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a850 and fully manual lenses overexposes...?

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Cekari View Drop Down
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Post Options Post Options   Quote Cekari Quote  Post ReplyReply Direct Link To This Post Topic: a850 and fully manual lenses overexposes...?
    Posted: 10 August 2016 at 10:49
I have three fully manual lenses that works great on my a99 and a7RII.

Since my Laowa 105mm STF is very picky about focus when stopped down even one step (2.0-2.8) where I often miss to focus right. (I must try and test for FB as a few shots when focusing at f2 and then stopped down is soft as well but it could be me).
I thought I should try it on the a850 where it is a blast to focus even stopped down but to my surprise it started to over expose the more I stopped down.
After some testing I found: At f2T3.2 (wide open) itís spot on, at f8 itís about +1.1 overexposing and at f16 itsía about +2 steps. Same between T3.2-8.
Tried my other two fully manual lenses as well and more or less the same story.
Normal settings except allow shutter without lens and A priority, as I mostly use anyway.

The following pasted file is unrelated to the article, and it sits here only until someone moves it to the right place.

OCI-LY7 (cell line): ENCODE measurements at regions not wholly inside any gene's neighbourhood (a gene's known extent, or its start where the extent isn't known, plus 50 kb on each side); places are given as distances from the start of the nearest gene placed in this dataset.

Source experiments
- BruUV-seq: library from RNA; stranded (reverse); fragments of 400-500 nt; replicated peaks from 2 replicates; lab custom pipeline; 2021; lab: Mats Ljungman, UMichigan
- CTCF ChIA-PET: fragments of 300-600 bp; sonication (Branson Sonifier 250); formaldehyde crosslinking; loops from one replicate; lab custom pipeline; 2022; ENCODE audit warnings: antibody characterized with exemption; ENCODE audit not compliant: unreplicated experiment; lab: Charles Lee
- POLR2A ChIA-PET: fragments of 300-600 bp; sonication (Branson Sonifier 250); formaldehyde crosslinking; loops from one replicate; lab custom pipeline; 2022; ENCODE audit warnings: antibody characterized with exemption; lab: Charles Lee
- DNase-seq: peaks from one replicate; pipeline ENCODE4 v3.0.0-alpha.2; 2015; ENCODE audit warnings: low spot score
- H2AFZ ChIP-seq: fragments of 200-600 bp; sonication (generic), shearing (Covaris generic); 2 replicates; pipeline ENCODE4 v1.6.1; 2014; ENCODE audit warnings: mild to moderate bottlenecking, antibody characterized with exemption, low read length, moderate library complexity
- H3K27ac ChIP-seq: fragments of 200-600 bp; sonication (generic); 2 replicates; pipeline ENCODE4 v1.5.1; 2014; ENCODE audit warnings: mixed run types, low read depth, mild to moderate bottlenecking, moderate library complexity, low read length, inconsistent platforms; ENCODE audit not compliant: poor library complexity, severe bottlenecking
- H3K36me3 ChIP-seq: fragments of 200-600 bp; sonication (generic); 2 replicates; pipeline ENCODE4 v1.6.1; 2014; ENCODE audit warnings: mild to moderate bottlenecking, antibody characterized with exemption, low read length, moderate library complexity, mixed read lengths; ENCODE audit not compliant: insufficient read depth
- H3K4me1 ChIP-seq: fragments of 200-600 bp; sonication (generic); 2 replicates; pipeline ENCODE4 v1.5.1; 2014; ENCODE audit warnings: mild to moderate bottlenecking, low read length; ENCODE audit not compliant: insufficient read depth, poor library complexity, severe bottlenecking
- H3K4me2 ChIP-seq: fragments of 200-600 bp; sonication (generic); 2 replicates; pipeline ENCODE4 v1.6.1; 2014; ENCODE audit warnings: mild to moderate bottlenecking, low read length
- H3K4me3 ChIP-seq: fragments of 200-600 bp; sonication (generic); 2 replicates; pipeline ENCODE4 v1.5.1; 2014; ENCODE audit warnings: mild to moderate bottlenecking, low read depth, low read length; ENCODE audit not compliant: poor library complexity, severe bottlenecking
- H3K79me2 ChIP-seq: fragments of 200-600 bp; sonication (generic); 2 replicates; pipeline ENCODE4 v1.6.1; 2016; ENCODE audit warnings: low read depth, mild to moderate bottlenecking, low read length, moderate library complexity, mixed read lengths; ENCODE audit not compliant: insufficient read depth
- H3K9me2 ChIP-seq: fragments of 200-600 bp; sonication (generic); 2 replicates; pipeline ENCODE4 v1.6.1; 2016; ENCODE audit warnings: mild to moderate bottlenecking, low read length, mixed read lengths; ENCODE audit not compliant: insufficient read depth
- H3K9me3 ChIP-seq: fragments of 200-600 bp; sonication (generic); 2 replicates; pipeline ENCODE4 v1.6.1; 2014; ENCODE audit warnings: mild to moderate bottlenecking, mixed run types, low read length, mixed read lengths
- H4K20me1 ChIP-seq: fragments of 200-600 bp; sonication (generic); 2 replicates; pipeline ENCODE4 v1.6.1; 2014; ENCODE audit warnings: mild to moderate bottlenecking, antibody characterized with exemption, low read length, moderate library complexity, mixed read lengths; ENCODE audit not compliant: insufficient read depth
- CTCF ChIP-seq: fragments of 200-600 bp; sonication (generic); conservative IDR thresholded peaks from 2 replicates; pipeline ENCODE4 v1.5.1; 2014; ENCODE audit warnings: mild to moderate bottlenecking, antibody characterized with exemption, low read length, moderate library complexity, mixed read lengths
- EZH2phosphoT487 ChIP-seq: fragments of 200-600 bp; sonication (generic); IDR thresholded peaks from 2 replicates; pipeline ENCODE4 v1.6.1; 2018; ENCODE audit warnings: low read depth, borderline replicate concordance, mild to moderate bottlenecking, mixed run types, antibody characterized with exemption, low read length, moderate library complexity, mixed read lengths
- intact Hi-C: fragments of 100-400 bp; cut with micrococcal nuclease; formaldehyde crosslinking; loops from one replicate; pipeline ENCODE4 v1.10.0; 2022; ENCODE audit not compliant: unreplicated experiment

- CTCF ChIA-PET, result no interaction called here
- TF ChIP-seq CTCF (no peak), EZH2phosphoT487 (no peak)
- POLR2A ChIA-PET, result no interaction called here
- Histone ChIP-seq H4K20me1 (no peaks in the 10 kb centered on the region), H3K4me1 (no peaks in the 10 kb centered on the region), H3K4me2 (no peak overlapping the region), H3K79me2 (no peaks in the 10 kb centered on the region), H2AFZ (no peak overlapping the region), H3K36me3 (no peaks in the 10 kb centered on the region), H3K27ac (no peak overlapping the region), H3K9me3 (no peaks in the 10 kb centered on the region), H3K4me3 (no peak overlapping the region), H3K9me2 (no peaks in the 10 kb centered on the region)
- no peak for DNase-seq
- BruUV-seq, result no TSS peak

Normal AF lenses no problems.

It has been a long time since I used the a850 and never used with fully manual lenses so what have I missed/forgot???

Yea, Iím old and senile as well
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gouldina View Drop Down
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Post Options Post Options   Quote gouldina Quote  Post ReplyReply Direct Link To This Post Posted: 10 August 2016 at 11:21
I assume you're using aperture priority (A) mode?
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Cekari View Drop Down
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Post Options Post Options   Quote Cekari Quote  Post ReplyReply Direct Link To This Post Posted: 10 August 2016 at 11:29
Originally posted by gouldina gouldina wrote:

I assume you're using aperture priority (A) mode?


Yes and it's in the text as well
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Post Options Post Options   Quote MichelvA Quote  Post ReplyReply Direct Link To This Post Posted: 10 August 2016 at 11:35
Not sure if my comment helps, but i use the A900 (which is more or less the same as A850) and it sometimes tends to overexpose with some AF lenses too - especially when there is much sunlight. I usually shoot in RAW so can adjust later, but it is annoying indeed.
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Cekari View Drop Down